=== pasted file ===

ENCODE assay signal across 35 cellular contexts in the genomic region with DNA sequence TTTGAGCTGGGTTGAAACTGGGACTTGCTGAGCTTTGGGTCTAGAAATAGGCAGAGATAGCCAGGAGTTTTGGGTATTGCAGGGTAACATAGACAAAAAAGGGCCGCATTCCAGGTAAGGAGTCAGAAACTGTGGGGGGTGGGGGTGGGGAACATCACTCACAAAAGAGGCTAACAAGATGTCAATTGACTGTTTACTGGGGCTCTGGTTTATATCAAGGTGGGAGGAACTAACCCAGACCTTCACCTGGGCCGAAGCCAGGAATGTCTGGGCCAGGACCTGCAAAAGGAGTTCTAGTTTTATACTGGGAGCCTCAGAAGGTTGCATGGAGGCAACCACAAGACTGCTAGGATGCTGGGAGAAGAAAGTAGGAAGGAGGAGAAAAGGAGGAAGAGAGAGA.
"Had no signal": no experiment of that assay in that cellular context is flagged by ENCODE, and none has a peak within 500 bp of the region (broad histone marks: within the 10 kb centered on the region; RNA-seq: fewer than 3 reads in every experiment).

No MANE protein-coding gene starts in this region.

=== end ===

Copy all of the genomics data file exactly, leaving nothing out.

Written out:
ENCODE assay signal across 35 cellular contexts in the genomic region with DNA sequence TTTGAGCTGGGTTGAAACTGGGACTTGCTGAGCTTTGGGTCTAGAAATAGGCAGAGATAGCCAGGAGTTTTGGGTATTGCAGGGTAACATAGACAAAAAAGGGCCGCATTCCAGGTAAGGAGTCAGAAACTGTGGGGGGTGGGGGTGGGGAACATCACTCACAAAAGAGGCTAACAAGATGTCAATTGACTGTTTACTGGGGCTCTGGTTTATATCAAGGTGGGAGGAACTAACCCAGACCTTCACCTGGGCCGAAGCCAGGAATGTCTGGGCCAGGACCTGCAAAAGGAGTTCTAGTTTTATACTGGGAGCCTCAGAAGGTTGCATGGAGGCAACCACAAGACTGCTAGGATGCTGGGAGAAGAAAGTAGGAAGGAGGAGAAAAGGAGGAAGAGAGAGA.
"Had no signal": no experiment of that assay in that cellular context is flagged by ENCODE, and none has a peak within 500 bp of the region (broad histone marks: within the 10 kb centered on the region; RNA-seq: fewer than 3 reads in every experiment).

No MANE protein-coding gene starts in this region.